Katsudon

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A year ago, I studied abroad in China, one of the best experiences of my life. While I was at the Beijing Foreign Studies University, I discovered the beauty of simple Japanese fare. (Which is a euphemism for ‘I became slightly obsessed with it.’) Before going to China, I had associated Japanese food with sushi and teriyaki. Then I discovered Japanese curries. I still remember my order, tudou gali (土豆咖喱), a rich potato curry atop a fried potato cake with a bed of rice, served with miso soup. My friends and I went so often, I’m pretty sure we singlehandedly gave them enough revenue to get new fancy menus.

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Love this woman, love this place.

Oh ribenfanguan’r (日本饭馆儿), how I miss you. You carried me through many a torrential rainstorm, through midterms and finals and all the tests in between. I have never attempted the tudou gali because I prefer to just remember how wonderful it was. I still hold out hope that one day I will return and enjoy my potato curry again.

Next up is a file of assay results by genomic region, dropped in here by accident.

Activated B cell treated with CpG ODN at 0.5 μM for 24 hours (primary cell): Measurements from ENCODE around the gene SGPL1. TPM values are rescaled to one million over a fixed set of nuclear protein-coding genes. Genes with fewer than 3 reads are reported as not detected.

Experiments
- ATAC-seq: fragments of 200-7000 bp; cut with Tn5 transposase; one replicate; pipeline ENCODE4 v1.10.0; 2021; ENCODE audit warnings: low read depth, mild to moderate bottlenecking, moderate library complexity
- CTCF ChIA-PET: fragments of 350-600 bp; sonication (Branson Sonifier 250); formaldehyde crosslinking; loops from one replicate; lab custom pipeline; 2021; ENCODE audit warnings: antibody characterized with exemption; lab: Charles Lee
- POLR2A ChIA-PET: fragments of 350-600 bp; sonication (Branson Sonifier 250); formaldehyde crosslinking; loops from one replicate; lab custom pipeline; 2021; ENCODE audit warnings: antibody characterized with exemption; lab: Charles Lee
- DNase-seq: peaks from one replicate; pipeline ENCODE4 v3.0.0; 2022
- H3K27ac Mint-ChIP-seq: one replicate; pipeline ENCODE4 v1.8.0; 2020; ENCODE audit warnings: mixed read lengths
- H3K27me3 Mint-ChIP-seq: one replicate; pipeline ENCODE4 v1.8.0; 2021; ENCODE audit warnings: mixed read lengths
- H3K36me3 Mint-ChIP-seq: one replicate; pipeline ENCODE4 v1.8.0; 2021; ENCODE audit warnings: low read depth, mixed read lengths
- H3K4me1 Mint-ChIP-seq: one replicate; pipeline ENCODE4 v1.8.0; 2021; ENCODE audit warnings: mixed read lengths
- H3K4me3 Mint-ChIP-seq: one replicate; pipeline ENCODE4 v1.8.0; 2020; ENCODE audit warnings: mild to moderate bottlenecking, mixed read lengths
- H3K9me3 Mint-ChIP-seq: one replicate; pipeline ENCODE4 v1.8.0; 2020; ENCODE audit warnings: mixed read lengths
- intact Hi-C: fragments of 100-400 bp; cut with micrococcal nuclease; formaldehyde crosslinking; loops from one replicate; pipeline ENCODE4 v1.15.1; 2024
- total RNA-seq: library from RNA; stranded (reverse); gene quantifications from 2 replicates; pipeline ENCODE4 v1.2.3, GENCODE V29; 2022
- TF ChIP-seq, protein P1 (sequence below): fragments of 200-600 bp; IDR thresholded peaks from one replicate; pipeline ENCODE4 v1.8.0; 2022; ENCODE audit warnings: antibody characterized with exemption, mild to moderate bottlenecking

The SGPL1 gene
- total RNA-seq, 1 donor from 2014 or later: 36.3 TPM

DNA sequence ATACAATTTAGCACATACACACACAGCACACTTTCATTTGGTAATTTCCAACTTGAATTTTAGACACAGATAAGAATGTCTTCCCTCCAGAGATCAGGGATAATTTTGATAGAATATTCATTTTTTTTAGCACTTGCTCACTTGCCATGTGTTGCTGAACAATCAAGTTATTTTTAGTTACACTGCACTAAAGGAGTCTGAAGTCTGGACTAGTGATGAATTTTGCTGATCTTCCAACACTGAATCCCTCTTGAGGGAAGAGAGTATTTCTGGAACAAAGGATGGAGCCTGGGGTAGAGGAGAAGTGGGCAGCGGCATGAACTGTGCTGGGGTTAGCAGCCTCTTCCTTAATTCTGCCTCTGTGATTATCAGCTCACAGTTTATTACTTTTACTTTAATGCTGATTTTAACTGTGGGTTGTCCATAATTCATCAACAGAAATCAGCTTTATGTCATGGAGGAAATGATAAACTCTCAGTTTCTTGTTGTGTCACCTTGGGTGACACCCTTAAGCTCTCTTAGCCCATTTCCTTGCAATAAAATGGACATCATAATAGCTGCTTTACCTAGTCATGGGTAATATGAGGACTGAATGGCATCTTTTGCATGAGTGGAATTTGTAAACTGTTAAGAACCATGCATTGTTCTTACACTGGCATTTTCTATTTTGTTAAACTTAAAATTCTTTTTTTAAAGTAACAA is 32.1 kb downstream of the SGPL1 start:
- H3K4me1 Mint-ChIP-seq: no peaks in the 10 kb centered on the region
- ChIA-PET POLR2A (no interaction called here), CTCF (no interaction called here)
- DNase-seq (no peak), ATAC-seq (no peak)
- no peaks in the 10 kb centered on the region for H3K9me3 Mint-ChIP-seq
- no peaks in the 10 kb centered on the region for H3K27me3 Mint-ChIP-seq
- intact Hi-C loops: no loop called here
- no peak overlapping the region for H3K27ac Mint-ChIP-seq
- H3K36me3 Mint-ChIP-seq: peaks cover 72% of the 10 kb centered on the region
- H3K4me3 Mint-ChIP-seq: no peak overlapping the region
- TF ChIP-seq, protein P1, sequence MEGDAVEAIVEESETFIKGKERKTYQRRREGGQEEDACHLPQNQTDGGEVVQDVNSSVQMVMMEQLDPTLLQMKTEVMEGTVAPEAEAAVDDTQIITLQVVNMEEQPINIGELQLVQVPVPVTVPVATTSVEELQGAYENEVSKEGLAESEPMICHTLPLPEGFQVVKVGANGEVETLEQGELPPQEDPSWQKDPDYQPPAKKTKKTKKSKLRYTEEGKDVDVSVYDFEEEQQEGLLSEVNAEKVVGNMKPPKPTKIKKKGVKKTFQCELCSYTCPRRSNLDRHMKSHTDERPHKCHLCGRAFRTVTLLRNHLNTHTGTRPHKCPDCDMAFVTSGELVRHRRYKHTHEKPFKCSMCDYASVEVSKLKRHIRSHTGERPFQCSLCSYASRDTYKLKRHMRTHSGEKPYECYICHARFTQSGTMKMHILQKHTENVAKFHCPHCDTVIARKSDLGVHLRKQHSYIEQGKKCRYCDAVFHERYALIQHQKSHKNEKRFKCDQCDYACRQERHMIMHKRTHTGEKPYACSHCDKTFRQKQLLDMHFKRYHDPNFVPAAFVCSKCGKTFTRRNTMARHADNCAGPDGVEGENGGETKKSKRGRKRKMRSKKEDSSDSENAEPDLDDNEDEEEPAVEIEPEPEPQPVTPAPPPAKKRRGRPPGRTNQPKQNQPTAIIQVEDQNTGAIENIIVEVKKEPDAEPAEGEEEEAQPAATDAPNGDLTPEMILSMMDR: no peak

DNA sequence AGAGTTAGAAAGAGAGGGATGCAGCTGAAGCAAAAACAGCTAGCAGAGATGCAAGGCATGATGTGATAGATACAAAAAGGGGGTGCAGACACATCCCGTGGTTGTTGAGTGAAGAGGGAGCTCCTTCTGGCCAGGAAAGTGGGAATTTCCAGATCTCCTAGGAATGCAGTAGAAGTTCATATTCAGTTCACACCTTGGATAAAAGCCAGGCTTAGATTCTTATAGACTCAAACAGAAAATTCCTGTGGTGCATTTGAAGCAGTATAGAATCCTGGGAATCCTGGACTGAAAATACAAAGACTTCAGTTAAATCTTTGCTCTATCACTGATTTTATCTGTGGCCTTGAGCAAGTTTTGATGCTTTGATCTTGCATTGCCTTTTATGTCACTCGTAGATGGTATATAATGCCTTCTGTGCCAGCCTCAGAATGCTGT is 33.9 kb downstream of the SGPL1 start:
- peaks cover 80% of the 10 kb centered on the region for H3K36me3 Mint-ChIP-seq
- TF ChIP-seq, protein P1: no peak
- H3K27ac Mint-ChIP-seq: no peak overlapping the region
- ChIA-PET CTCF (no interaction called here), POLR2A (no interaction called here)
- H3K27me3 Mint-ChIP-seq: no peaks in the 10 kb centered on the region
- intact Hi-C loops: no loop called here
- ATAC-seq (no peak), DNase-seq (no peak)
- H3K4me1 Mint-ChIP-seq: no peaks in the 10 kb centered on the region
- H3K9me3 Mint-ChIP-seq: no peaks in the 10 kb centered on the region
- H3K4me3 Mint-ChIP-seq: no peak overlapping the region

However, all the other curry dishes are fair game. Up today: katsudon. I absolutely loved zhupai jing (豬排丼) in China. Fried pork with a sweet yet savory sauce on a bed of rice…mmmmm. They also served it with a dollop of Japanese mayonnaise (Kewpie) that is infinitely better than American mayonnaise.

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So crispy, so juicy, so delicious.

I also came to love how the Japanese cook their eggs, half-cooked and runny so that it sinks into the rice, flavoring the dish all the way to the bottom of the bowl.

I owe it to the ribenfanguan’r for showing me that Japanese food is so much more than just fancy arrangements of sushi rolls. Here’s my rendition of katsudon, combining some of my favorite aspects of Japanese comfort food: the sweet-salty sauce, the crunchy yet juicy pork, the half-cooked eggs. This recipe absolutely nails it.

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